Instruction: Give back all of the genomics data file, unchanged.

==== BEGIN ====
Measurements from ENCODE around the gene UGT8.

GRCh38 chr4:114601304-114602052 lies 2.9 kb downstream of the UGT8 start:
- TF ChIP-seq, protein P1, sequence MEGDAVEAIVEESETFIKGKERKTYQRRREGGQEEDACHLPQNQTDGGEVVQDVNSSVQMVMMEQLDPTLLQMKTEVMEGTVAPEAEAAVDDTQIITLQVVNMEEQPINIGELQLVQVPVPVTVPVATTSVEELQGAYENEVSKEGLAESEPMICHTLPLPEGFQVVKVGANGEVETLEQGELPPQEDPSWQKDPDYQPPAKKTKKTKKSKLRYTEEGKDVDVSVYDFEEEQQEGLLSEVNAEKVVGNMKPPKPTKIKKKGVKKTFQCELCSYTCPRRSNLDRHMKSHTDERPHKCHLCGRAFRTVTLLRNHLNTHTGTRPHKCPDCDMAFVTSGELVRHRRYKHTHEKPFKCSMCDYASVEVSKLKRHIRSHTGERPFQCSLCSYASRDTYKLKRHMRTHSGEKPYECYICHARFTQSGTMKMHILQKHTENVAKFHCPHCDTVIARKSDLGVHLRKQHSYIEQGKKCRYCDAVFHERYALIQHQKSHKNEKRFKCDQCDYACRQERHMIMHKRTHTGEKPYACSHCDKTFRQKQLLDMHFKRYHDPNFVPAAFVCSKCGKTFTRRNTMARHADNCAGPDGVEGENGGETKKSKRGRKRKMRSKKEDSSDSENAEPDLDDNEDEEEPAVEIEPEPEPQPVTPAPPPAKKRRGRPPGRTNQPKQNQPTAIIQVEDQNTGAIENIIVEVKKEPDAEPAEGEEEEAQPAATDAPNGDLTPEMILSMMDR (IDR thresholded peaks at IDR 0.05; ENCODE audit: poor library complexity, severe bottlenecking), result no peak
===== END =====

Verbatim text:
Measurements from ENCODE around the gene UGT8.

GRCh38 chr4:114601304-114602052 lies 2.9 kb downstream of the UGT8 start:
- TF ChIP-seq, protein P1, sequence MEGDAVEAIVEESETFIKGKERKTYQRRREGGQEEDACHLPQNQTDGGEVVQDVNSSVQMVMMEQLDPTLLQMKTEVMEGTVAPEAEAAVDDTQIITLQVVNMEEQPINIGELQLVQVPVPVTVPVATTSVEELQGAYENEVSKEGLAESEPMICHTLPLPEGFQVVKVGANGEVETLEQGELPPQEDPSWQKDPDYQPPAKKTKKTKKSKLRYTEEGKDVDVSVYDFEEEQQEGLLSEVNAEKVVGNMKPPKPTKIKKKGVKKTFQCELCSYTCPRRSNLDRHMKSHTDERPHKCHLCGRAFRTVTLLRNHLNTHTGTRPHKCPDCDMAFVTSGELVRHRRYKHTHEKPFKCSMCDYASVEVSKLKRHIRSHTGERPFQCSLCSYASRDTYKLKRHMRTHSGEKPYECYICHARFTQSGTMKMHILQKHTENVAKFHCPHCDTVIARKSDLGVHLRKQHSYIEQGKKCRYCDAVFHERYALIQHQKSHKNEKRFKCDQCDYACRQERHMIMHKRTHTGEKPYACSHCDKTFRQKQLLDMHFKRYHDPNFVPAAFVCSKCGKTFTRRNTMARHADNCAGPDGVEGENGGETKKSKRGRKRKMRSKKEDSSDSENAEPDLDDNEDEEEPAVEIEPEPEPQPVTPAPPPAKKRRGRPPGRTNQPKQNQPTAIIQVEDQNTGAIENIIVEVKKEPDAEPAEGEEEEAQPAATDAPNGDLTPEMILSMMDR (IDR thresholded peaks at IDR 0.05; ENCODE audit: poor library complexity, severe bottlenecking), result no peak